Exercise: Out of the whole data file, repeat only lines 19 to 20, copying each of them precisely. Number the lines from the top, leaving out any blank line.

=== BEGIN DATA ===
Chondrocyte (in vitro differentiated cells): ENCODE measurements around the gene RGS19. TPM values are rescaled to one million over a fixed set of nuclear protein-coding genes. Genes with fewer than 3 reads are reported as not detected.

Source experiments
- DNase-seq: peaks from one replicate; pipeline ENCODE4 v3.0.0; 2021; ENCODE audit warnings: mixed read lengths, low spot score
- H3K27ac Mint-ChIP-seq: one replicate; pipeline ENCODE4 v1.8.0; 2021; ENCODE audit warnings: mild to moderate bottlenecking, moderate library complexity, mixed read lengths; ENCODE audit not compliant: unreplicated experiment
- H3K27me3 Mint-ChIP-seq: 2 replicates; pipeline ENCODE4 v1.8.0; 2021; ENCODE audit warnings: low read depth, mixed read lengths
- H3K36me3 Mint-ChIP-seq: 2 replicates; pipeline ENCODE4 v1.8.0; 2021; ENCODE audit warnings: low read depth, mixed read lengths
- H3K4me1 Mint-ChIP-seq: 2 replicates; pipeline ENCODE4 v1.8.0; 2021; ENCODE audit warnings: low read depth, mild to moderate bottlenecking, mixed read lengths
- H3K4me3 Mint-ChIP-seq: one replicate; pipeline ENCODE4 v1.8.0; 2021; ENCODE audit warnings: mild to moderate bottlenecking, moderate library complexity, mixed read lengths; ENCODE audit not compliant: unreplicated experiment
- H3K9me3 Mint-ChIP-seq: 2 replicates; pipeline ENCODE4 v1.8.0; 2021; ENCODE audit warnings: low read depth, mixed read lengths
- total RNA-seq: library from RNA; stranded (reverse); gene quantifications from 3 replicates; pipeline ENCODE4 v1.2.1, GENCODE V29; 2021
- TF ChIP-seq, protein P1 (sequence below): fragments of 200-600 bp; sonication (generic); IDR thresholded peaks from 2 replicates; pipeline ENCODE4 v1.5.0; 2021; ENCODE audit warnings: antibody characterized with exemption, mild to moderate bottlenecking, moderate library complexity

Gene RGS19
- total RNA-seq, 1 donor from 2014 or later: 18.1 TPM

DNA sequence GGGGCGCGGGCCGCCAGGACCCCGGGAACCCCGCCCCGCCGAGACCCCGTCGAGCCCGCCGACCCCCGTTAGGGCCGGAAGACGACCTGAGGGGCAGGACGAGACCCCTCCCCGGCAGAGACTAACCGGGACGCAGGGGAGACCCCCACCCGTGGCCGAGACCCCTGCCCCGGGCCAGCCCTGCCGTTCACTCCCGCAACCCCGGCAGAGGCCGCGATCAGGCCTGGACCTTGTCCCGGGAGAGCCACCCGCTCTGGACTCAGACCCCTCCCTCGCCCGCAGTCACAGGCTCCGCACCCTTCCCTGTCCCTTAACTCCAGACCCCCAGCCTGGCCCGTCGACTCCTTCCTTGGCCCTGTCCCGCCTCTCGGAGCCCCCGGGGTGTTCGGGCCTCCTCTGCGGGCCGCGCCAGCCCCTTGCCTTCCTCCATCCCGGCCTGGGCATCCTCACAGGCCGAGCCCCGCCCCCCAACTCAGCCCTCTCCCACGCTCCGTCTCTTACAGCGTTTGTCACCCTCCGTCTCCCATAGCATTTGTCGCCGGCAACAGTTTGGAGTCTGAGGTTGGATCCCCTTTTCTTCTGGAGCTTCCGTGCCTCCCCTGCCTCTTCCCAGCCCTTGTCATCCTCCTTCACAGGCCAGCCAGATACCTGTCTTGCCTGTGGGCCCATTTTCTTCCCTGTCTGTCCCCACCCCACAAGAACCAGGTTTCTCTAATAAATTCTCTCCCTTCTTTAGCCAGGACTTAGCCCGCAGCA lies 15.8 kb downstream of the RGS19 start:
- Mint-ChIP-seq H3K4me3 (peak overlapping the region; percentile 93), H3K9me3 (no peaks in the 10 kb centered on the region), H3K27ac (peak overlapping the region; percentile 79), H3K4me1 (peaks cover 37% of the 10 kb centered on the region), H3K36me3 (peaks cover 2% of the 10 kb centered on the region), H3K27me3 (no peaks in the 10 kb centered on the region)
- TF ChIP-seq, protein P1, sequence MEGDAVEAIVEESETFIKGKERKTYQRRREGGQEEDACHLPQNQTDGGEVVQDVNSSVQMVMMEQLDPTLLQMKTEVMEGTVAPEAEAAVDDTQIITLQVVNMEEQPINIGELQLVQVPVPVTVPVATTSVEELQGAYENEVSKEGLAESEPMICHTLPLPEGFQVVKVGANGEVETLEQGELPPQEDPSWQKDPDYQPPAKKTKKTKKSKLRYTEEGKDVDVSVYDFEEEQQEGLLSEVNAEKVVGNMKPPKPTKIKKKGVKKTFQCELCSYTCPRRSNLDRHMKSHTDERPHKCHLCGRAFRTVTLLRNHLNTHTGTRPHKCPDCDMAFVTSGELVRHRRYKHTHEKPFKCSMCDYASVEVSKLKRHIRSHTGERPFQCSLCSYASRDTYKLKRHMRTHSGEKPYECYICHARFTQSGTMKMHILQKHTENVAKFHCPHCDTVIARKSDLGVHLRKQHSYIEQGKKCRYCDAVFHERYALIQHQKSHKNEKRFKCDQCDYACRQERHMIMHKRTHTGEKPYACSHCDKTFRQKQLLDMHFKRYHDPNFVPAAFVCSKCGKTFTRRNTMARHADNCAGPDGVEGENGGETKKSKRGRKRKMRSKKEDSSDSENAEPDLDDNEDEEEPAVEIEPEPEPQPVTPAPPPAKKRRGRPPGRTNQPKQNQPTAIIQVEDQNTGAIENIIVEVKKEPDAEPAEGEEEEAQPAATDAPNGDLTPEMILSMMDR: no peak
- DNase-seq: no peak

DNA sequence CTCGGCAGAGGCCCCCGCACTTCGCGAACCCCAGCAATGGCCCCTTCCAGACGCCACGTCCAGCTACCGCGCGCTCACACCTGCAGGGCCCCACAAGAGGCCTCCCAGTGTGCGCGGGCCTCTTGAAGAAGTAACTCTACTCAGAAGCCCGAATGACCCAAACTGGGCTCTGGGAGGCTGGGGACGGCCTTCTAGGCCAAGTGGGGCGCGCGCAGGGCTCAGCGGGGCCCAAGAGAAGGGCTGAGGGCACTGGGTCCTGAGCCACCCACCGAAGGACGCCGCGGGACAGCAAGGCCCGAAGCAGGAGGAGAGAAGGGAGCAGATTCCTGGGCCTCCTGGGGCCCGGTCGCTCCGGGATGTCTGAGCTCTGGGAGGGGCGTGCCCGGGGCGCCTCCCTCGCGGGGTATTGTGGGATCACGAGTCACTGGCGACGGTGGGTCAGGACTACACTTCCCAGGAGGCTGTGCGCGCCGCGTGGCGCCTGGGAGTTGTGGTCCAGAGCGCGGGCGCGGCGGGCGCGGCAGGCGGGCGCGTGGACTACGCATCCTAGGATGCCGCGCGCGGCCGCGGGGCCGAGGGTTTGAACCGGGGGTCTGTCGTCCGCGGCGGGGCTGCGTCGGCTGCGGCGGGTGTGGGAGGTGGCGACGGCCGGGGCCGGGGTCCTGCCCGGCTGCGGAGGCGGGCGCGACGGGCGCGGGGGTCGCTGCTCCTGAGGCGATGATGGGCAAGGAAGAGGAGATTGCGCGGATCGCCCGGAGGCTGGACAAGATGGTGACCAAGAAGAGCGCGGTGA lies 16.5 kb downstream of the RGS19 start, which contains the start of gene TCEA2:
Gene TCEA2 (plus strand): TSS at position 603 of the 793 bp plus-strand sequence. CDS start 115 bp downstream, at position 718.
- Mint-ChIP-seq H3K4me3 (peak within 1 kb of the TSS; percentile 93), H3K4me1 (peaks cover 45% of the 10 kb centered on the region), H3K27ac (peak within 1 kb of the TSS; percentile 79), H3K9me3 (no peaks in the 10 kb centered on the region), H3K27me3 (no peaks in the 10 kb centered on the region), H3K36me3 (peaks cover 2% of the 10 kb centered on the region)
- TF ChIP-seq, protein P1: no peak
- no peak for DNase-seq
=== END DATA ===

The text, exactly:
Gene TCEA2 (plus strand): TSS at position 603 of the 793 bp plus-strand sequence. CDS start 115 bp downstream, at position 718.
- Mint-ChIP-seq H3K4me3 (peak within 1 kb of the TSS; percentile 93), H3K4me1 (peaks cover 45% of the 10 kb centered on the region), H3K27ac (peak within 1 kb of the TSS; percentile 79), H3K9me3 (no peaks in the 10 kb centered on the region), H3K27me3 (no peaks in the 10 kb centered on the region), H3K36me3 (peaks cover 2% of the 10 kb centered on the region)